Art Review: Deutsche Börse Prize @ The Photographers' Gallery

Tabish Khan
By Tabish Khan Last edited 67 months ago
Art Review: Deutsche Börse Prize @ The Photographers' Gallery
John Stezaker Muse (Film Portrait Collage) XVIII. Courtesy of the artist and The Approach, London.
John Stezaker Muse (Film Portrait Collage) XVIII. Courtesy of the artist and The Approach, London.
Christopher Williams Fachhochschule Aachen, Fachbereich Gestaltung, Studiengang: Visuelle Kommunikation, Fotolabor für Studenten, Boxgraben 100, Aachen, November 8th. Courtesy Galerie Gisela Capitain, Cologne.
Christopher Williams Fachhochschule Aachen, Fachbereich Gestaltung, Studiengang: Visuelle Kommunikation, Fotolabor für Studenten, Boxgraben 100, Aachen, November 8th. Courtesy Galerie Gisela Capitain, Cologne.
Courtesy of Stevenson Gallery, Cape Town and Yossi Milo Gallery, New York
Pieter Hugo, Untitled, Agbogbloshie Market, Accra, Ghana. Courtesy of Stevenson Gallery, Cape Town and Yossi Milo Gallery, New York.
Courtesy of Stevenson Gallery, Cape Town and Yossi Milo Gallery, New York
Pieter Hugo Yakubu Al Hasan, Agbogbloshie Market, Accra, Ghana. Courtesy of Stevenson Gallery, Cape Town and Yossi Milo Gallery, New York
Rinko Kawauchi Untitled, from the series ‘Illuminance’. © Rinko Kawauchi
Rinko Kawauchi Untitled, from the series ‘Illuminance’. © Rinko Kawauchi
John Stezaker Siren Song V. Courtesy of the artist and The Approach, London.
John Stezaker Siren Song V. Courtesy of the artist and The Approach, London.

Every year the Deutsche Börse prize awards £30,000 to the European photographer it considers has contributed most to the medium, whether it be through publications or exhibitions. The prize leans towards narratives or deeper meanings, so no cute animal or scenic landscape pics here.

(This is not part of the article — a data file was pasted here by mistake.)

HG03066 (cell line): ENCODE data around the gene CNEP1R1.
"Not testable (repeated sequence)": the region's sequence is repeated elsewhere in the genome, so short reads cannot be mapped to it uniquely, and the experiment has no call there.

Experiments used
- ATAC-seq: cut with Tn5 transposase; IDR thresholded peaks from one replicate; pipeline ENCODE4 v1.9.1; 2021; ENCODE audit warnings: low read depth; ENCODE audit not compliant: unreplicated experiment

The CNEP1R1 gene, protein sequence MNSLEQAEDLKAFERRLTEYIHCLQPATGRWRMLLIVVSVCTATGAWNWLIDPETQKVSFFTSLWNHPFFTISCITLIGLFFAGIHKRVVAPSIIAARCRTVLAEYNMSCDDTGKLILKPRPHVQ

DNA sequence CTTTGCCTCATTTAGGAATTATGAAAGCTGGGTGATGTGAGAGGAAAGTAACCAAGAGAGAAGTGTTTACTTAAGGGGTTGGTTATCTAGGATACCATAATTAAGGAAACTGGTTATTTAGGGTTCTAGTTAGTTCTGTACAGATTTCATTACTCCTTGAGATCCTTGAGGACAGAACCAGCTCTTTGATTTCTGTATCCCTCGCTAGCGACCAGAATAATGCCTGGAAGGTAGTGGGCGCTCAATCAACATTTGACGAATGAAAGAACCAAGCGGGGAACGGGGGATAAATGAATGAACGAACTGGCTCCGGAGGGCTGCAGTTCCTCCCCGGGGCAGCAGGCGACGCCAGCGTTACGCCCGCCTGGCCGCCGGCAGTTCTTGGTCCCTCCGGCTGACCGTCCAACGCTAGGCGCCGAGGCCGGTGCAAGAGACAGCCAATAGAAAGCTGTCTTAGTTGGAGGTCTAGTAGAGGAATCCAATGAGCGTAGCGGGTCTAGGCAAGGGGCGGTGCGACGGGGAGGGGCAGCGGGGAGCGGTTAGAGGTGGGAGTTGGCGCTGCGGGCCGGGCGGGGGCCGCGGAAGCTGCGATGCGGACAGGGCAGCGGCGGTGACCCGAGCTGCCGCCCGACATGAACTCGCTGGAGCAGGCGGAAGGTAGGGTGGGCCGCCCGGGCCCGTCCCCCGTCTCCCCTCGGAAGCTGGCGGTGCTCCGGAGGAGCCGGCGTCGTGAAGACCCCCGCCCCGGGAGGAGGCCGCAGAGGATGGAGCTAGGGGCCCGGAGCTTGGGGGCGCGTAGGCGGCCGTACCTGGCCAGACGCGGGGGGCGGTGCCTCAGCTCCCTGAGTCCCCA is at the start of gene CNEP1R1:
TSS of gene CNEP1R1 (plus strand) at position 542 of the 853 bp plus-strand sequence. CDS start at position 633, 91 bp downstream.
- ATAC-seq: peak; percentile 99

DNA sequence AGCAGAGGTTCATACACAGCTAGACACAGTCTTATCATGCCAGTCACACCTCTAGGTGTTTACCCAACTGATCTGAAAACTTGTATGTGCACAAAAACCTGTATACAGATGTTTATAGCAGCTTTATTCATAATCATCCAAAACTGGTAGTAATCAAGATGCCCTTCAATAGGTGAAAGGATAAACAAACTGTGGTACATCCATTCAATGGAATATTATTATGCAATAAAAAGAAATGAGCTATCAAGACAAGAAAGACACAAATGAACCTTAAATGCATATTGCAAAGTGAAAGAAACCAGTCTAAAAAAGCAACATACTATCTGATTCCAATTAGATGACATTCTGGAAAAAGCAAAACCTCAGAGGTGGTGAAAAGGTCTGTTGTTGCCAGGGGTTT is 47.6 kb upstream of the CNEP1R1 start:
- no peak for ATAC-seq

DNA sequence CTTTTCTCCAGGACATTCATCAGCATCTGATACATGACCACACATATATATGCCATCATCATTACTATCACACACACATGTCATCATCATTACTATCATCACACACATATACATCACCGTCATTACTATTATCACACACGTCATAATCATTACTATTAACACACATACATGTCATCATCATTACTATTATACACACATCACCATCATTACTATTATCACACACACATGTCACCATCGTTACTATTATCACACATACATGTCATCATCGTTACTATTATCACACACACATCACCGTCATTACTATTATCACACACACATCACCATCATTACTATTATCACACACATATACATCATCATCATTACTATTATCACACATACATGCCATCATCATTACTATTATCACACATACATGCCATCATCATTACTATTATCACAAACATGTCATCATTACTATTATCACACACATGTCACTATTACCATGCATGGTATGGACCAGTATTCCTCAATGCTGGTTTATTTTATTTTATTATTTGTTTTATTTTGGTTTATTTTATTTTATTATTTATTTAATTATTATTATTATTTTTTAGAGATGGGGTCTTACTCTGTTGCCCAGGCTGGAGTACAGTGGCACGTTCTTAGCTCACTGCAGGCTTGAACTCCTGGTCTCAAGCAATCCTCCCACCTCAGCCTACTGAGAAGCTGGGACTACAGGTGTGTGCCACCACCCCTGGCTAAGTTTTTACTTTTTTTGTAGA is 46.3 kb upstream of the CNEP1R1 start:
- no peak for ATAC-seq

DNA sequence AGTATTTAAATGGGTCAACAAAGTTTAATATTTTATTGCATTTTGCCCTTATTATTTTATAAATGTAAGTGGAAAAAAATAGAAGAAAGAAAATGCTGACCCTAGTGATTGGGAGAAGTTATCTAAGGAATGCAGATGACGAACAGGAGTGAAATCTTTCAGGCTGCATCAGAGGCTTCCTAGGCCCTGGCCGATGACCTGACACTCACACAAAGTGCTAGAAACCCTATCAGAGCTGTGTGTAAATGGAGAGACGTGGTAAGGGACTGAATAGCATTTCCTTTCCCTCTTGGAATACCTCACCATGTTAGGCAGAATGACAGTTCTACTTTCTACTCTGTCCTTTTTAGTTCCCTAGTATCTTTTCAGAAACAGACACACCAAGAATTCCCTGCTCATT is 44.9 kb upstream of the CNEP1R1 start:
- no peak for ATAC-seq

This year's four finalists have some of their work on display at The Photographers' Gallery ahead of the winner being announced towards the end of the exhibition. The four artists could not be more diverse.

Christopher Williams is obtuse to the point of being ridiculous. How his photographs relate to the cold war, as he claims, is beyond us and clearly also the gallery who've written that his work 'defies an easy reading'.

More aesthetically pleasing is John Stezaker who's been nominated for his excellent exhibition at the Whitechapel Gallery last year. Stezaker's playful approach to photo collage involves almost seamlessly blending two portraits or a portrait with a landscape. If the vox populi had a say in the vote, he'd be the clear winner.

Rinko Kawauchi's work doesn't hold together well, appearing to be a jumble of subjects that took her fancy but her mastery of capturing light, whether it be from the bottom of a swimming pool or the sparkle of a diamond, is breathtaking.

The final and most powerful entrant is Pieter Hugo who tells the story of an electronic waste dumping site in Ghana. Youngsters burn the waste to collect valuable metals but in the process are exposing themselves to toxins and carcinogens. Despite their predicament they pose proudly and confidently in Hugo's work.

We think the emotional weight of Hugo's work will win the prize, but our hope is that Kawauchi manages to mesmerise the judges.

Deutsche Börse Photography Prize 2012 is on at The Photographers' Gallery, 16-18 Ramillies Place,  W1F 7LW until 9 September. Admission is free.

Last Updated 20 July 2012